For some Perspective

Shamelessly stolen from here:

In other words, Palestinians are about in the mid-average range for
third-world countries, and rank almost the same as Mexico (the USA's
bordering country and trade ally) on the poverty index. Interesting.

For some perspective

Human Poverty Index (HPI-1) 2004
Palestinians have a better time than:

Syria, Egypt, Pakistan, Yemen, Morocco, Africa and most of South Africa, Central America and Asia

Probability of not surviving past age 40(%)2004
Palestinians have a better time than:

Syria, Egypt, Pakistan, Yemen, Morocco, Africa and most of South Africa, Central America and Asia

Adult illiteracy rate (%ages 15 and older)2004
Palestinians have a better time than:

Syria, Egypt, Pakistan, Yemen, Morocco, Africa and most of South Africa, Central America and Asia

People without access to an improved water source (%) 2004
Palestinians have a better time than:

Syria, Egypt, Pakistan, Yemen, Morocco, Africa and most of South Africa, Central America and Asia

Children underweight for age (% ages 0-5) 2004
Palestinians have a better time than:

Syria, Egypt, Pakistan, Yemen, Morocco, Africa and most of South Africa, Central America and Asia

Zionists! *shakes fist in the air*

Check it out yourself here! 

Comments

  1. Interesting!

    Where are they compared to US and Europe?

  2. This is what you get for trying to murder millions of Jews? No wonder everybody wants to get in on the action…

  3. 1) Given that such statistics are generally at least a year old by the time they’re published and that these figures lump Palestinians the West Bank and Gaza together, this doesn’t really address the problems caused Israel’s siege of Gaza.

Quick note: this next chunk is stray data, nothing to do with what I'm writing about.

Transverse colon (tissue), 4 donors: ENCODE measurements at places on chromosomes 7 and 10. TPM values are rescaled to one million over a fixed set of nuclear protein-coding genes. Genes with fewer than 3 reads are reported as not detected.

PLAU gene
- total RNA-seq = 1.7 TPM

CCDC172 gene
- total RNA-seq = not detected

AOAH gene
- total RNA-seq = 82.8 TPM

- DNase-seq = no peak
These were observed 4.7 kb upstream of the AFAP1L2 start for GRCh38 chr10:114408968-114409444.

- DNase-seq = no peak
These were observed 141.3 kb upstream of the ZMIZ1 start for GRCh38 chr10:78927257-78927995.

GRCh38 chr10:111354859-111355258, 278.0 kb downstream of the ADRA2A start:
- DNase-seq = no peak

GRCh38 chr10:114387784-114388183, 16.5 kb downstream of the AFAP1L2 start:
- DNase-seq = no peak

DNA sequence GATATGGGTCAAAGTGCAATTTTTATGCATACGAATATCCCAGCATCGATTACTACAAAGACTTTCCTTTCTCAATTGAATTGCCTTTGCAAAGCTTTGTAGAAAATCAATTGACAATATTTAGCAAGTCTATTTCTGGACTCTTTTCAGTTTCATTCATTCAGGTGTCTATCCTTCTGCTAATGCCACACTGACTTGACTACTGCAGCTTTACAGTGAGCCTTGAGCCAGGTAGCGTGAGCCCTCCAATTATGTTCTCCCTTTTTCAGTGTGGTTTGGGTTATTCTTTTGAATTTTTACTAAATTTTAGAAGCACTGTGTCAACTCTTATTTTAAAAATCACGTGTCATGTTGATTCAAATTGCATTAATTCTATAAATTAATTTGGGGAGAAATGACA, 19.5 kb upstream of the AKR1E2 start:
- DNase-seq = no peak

2) The measure you cite are important. But your comparison reminds me of people who say that black people in the U.S. were better off before emancipation because at least as slaves (once they were on the north American mainland, at least) they wouldn’t starve to death…You cannot measure whether human needs have been met simply with income, life expectancy, or literacy.

    3) Double standards are screwed up. As is leaders raising ire/fear of a common enemy in order to draw attention from their own failings. But the fact that there’s a double standard doesn’t mean that the accusation isn’t true (Palestinians might be better off than Egyptians but that doesn’t mean that they wouldn’t be better off with their own state).

  4. John Cunningham says:

    I think everyone in the Middle East realizes that Gazans have islamorabies. There is no cure for rabies.

  5. Rachel;

    Gaza is responsible for Gaza’s problems. The Israelis ended their occupation, dragging out their own people by force. With the opportunity to establish a functioning region, the Gazans instead resorted to destroying the greenhouses left for their economic benefit, launching rockets in Sderot to restart hostilites, and falling into factional warfare.

    No one can help people who refuse to help themselves, who constantly soil their own nest, and who repeatedly damage their own well being.

  6. brooklynjon says:

    Rachel,

    If Hamas declares Gaza an independent state tomorrow, and Israel decides to have nothing to do with this state, is this a siege? Can’t a state decide what crosses its borders and under what circumstances?

    If it wouldn’t be a siege then, why is it one now? Surely it’s not the emergency fuel, food, electricity, and medical supplies provided to Gaza by Israel that are placing Israel morally on the hook. Gaza wanted to be an independent entity, and now it is one. Let the Gazans behave as such.

  7. Rachel
    “You cannot measure whether human needs have been met simply with income, life expectancy, or literacy.”